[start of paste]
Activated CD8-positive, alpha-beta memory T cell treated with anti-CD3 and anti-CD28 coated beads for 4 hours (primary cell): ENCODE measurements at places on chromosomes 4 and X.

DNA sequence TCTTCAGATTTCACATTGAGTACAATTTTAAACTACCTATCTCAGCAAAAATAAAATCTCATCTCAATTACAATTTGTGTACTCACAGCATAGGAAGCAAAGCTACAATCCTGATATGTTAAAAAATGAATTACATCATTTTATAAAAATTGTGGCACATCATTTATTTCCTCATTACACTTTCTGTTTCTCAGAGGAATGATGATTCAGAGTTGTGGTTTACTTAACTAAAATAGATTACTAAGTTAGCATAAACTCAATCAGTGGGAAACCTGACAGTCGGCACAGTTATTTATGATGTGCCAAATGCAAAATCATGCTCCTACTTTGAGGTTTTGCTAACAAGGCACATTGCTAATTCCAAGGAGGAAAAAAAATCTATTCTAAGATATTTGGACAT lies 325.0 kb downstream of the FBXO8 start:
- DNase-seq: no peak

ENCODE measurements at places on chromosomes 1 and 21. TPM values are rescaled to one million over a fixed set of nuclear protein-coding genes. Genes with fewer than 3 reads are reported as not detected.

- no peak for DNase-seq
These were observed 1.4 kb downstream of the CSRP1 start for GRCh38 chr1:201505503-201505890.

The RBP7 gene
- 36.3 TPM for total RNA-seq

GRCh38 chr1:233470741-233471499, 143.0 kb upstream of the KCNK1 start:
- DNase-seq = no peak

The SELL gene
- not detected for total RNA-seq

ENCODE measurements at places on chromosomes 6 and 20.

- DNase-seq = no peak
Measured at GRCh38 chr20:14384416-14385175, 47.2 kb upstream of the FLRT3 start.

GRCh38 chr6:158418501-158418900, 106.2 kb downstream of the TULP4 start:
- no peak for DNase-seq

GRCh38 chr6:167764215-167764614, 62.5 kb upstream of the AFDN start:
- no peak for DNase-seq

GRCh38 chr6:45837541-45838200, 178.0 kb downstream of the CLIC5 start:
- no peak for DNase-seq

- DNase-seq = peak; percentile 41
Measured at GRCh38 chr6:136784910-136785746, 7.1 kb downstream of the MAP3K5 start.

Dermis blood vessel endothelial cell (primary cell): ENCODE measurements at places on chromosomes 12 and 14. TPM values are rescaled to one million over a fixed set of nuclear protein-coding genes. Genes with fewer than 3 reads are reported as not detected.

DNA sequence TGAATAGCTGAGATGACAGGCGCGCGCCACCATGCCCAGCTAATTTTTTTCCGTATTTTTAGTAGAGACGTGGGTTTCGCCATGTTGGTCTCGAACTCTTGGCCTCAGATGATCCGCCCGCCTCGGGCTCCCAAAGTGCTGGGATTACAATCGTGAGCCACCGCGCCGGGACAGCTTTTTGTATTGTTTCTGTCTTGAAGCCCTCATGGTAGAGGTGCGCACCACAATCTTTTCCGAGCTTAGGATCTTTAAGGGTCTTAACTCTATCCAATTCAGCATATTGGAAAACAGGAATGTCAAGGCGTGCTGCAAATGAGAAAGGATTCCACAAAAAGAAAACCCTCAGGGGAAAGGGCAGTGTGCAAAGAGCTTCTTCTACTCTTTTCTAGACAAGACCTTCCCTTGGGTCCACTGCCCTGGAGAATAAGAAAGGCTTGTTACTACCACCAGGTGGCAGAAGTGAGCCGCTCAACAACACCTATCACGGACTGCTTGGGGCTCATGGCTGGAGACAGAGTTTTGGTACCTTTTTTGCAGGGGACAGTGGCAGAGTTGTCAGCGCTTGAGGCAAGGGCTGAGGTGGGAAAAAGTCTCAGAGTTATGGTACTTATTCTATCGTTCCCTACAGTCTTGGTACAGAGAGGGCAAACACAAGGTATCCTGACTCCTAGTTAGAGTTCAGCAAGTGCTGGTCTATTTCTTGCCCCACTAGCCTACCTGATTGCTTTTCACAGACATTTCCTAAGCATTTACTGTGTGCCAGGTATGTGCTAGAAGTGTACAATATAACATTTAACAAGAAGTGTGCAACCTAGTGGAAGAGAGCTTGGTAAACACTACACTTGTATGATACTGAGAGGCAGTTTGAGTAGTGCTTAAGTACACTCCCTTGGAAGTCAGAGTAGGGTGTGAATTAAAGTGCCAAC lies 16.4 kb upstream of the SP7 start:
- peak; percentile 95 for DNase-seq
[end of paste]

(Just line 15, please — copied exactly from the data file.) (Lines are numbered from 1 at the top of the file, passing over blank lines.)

Measured at GRCh38 chr20:14384416-14385175, 47.2 kb upstream of the FLRT3 start.